Domestic devices are workplace risk
Domestic devices are workplace risk
UK employees are exposing themselves to unnecessary risks by bringing electrical items from home into the workplace without having them safety checked, according to a new survey. Two out of five staff members admitted to plugging in devices ranging from mobile phone chargers and hair straighteners to fairy lights and power tools, the poll of 2,000 employees by insurance firm RSA revealed. Electrical goods brought from home are subject to the same regulations as employer-owned items, but more than half (54%) of the staff quizzed confessed they had not had theirs safety checked before using them at work.
Almost one in 10 said a device they brought to work had burst into flames, with 9% suffering a personal injury such as a burn or electric shock – with over a third (34%) of those requiring a hospital trip. Gary Long, director of RSA's UK risk managed business, said: “These items are often side-stepping the recommended safety checks, exposing employees to potential fire hazards or personal injury such as burns and electric shocks.” Mr Long added that it is crucial employers have the correct policies and checks in place, and that employees are fully-briefed on regulations regarding electrical items and how to respond in the event of an injury or emergency. Commenting, IBB Solicitors say:
"The survey findings illustrate that UK employees are putting themselves at risk of fire and personal injury as a result of bringing personal electrical items into work without getting them safety checked. Worryingly, over half of the employees questioned admitted that the goods had not been safety checked. Such personal items are subject to the same regulations as employer-owned electrical items. With figures showing that 8%of such devices had caught fire at work and 9% stating that they had suffered a personal injury the importance of safety checking such items is clearly apparent. Employees should take extra caution. If they do feel the need to bring such items into work they should ensure that the devices are safety checked to avoid the risk of harm and ensure that they do no breach regulations."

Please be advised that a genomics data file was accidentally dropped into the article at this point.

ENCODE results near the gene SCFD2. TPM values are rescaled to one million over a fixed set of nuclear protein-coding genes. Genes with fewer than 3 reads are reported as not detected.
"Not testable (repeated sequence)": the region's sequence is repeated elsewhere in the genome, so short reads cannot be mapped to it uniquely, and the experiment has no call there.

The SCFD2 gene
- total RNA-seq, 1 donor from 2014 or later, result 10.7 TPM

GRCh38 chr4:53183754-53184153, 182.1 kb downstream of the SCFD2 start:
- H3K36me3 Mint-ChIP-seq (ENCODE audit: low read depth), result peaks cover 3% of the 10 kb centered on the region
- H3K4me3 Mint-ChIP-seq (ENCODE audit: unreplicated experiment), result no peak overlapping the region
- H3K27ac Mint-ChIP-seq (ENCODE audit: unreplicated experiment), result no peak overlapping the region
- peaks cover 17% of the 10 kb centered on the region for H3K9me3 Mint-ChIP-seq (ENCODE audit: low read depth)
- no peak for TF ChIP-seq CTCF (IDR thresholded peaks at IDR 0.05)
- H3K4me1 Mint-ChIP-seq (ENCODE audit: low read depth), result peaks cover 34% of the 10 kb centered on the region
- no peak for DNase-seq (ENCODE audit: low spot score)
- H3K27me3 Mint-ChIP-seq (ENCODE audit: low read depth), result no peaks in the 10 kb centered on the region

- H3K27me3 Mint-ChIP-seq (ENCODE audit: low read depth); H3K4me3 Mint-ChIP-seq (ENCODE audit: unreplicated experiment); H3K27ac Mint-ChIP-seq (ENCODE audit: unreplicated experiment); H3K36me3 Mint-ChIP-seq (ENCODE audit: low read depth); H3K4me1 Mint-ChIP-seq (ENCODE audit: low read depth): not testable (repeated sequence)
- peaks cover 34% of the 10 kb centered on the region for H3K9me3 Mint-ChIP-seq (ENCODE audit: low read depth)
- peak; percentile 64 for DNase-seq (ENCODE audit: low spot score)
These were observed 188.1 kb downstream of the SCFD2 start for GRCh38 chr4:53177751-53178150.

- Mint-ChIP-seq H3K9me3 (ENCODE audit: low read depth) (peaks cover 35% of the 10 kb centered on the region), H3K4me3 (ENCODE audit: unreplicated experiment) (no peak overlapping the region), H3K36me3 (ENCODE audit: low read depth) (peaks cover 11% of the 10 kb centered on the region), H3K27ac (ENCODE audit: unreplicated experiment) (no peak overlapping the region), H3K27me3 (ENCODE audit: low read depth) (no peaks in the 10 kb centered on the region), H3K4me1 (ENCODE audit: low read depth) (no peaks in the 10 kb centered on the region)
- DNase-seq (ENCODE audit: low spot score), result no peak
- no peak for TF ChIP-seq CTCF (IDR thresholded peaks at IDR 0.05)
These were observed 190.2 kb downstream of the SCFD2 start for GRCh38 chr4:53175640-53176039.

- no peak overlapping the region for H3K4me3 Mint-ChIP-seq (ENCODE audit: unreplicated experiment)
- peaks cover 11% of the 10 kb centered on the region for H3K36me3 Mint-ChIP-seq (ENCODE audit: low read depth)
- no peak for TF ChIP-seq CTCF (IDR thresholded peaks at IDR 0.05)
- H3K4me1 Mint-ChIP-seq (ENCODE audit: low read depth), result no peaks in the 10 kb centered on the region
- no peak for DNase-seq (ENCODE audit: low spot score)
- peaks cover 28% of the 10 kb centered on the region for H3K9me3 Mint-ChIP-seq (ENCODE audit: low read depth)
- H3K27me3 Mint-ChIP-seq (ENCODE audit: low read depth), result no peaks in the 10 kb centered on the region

IBB Partner Malcolm Underhill added:
"Employers should be more active in their testing of electrical goods, making it clear to employees that if they bring in personal items to work, those electrical items must also be available for testing. Although there is no legal requirement to label equipment that has been inspected or tested, and nor is there a requirement to keep records of these activities, it is clearly sensible to record and/or label. This can be developed into a useful management tool for monitoring and reviewing the effectiveness of the maintenance scheme – and to demonstrate that a scheme exists. However, the worry is that with the Government committed to reducing "red tape" for businesses, there is a risk that employers will not be as active in this areas, as might be hoped. The results could be serious for injured members of staff and reduction in productivity. The alternative to testing of all electrical goods, is to inform employees that they should not bring personal electrical items to work, for the safety of themselves and other workers."
IBB Solicitors has built a reputation for quality of service in pursuing compensation in cases involving accident, illness or death. If you would like advice on personal injury issues, you can contact a member of IBB's Personal Injury team: call us on 08456 381381 or email PI@ibblaw.co.uk.